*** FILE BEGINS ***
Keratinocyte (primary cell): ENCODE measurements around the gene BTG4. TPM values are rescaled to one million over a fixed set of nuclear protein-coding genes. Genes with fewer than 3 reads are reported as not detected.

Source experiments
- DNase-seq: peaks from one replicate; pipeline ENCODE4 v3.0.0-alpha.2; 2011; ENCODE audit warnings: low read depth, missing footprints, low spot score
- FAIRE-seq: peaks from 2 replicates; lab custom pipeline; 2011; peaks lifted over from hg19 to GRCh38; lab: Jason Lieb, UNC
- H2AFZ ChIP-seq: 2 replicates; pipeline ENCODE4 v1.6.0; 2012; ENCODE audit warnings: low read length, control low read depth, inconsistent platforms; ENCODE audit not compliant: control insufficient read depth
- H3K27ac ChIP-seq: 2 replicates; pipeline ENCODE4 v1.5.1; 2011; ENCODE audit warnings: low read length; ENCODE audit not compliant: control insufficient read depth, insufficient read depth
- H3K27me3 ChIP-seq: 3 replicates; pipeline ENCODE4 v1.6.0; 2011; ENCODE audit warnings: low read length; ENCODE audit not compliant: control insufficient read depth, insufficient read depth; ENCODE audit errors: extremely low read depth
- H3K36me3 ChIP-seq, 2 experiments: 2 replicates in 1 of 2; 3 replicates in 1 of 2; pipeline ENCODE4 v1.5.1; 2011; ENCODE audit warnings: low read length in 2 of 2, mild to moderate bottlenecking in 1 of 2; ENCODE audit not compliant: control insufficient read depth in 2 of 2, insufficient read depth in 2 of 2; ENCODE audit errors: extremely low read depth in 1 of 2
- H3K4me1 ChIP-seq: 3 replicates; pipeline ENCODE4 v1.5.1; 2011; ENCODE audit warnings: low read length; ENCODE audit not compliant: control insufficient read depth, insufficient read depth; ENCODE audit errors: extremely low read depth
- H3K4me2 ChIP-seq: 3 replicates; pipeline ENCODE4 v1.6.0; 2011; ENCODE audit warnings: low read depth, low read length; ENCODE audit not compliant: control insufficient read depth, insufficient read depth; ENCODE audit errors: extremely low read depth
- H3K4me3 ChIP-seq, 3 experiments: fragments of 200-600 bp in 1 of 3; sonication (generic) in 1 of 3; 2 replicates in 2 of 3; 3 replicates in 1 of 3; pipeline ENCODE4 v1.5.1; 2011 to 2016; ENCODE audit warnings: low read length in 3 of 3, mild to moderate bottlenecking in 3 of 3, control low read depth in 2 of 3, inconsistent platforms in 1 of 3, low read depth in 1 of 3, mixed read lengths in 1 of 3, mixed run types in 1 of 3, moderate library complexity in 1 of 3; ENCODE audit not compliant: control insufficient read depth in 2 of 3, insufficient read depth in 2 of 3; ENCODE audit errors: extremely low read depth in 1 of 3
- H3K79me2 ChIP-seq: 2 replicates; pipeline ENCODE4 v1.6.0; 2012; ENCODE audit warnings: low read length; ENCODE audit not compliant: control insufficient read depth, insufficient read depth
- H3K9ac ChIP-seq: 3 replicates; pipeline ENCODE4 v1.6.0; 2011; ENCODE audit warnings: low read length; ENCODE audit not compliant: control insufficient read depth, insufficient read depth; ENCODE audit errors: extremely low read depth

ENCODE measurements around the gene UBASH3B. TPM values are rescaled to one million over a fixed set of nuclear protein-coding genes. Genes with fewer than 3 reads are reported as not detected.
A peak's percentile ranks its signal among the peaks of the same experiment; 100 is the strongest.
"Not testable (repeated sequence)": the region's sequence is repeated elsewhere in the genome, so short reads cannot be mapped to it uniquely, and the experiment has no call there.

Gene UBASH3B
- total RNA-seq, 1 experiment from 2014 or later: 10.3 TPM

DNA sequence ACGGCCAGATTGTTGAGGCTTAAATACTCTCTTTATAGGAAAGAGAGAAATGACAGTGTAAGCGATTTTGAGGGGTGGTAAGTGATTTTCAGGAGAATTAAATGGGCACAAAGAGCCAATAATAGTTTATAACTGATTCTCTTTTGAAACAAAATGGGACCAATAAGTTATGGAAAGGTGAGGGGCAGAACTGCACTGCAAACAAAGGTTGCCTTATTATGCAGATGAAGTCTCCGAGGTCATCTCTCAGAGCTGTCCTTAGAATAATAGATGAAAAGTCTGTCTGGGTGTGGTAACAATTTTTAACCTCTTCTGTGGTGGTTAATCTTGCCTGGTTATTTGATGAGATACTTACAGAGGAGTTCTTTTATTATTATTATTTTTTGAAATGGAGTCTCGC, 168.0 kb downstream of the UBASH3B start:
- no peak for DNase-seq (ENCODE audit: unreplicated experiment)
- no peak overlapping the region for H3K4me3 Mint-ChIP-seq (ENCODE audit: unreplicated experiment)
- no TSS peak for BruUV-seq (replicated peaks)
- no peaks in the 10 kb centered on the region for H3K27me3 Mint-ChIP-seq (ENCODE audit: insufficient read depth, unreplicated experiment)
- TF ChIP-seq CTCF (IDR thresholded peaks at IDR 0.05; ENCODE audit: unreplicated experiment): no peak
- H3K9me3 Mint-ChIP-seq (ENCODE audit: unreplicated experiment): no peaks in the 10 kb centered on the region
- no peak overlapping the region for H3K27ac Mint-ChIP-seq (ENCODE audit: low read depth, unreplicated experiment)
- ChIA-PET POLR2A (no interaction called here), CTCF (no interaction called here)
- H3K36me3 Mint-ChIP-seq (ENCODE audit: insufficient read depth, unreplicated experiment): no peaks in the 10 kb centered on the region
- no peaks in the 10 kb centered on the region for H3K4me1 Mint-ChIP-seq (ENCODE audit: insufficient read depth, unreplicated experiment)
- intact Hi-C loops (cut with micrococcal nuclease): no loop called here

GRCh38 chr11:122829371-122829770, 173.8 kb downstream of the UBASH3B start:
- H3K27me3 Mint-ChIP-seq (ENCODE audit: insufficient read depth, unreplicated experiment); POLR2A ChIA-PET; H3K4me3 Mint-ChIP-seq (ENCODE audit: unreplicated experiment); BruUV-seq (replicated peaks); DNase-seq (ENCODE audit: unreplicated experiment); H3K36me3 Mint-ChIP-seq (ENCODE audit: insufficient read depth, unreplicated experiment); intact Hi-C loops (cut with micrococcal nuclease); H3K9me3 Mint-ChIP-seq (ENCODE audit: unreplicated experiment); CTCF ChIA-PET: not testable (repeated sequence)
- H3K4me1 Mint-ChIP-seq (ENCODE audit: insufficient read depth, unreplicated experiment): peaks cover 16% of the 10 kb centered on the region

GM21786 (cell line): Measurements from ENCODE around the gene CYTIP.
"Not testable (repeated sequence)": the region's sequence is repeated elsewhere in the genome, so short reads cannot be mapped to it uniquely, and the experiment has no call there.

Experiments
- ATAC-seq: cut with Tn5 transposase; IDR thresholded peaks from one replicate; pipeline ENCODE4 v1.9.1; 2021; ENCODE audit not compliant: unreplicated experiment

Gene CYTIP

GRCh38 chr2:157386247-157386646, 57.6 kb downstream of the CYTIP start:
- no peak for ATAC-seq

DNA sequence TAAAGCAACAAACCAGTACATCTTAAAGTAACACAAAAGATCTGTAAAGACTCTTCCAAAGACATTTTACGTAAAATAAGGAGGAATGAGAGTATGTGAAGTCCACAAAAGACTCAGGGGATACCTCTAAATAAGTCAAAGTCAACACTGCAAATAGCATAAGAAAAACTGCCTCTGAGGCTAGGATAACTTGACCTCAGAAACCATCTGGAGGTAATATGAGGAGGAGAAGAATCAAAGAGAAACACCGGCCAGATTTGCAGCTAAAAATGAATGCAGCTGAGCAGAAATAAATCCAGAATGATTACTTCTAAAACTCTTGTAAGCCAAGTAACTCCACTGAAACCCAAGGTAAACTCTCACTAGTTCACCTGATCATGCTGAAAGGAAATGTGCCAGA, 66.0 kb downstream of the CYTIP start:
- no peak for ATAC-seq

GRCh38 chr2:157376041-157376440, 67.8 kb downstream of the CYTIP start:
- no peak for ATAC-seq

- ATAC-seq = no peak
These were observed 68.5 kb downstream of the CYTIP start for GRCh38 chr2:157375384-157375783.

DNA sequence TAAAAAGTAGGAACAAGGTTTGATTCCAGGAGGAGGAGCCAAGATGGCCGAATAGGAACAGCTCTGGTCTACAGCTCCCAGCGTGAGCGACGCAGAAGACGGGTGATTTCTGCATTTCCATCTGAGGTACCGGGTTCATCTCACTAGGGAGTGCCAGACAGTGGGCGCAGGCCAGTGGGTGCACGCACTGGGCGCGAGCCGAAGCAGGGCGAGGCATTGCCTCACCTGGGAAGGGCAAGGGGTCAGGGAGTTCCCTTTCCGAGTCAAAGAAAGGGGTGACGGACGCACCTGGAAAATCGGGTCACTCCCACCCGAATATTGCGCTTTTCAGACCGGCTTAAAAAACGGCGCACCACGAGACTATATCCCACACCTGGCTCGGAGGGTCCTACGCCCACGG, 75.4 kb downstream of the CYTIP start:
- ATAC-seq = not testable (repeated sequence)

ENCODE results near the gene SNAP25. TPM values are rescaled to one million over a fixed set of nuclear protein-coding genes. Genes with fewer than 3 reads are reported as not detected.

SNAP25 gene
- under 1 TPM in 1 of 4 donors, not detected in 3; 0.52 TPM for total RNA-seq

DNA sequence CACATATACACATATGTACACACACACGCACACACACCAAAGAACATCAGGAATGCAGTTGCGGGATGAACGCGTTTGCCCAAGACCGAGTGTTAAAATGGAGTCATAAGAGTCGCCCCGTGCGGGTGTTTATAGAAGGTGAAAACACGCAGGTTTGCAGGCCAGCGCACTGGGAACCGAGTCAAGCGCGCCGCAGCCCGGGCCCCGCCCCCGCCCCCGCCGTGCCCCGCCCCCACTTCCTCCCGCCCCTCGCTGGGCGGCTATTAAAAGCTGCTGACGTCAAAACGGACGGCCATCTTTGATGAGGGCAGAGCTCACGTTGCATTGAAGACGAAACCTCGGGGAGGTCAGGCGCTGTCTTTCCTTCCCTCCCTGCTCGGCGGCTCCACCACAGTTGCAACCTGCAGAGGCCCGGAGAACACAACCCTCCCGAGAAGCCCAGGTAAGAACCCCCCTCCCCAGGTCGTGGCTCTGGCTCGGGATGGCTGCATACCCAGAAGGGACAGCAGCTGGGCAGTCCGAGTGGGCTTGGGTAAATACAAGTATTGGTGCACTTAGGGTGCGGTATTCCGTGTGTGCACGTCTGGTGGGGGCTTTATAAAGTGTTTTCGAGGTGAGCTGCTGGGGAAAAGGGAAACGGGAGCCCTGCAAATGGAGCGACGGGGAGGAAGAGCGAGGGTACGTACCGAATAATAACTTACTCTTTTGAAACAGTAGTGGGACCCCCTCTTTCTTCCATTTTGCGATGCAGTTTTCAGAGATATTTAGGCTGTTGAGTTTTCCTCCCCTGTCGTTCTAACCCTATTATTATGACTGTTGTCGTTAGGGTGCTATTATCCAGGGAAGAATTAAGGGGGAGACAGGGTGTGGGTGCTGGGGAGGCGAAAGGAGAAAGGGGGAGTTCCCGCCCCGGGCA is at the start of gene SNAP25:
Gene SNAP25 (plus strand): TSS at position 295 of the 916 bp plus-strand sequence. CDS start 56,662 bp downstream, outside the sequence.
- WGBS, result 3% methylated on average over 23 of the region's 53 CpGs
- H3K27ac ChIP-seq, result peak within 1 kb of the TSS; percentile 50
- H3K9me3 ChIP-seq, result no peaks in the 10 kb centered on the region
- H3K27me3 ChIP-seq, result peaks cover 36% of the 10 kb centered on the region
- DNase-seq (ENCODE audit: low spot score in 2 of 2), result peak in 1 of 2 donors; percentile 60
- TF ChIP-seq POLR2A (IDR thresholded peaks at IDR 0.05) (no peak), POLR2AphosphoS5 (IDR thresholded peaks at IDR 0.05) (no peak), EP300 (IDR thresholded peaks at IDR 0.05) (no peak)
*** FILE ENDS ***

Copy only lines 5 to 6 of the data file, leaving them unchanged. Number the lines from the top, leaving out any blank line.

- H2AFZ ChIP-seq: 2 replicates; pipeline ENCODE4 v1.6.0; 2012; ENCODE audit warnings: low read length, control low read depth, inconsistent platforms; ENCODE audit not compliant: control insufficient read depth
- H3K27ac ChIP-seq: 2 replicates; pipeline ENCODE4 v1.5.1; 2011; ENCODE audit warnings: low read length; ENCODE audit not compliant: control insufficient read depth, insufficient read depth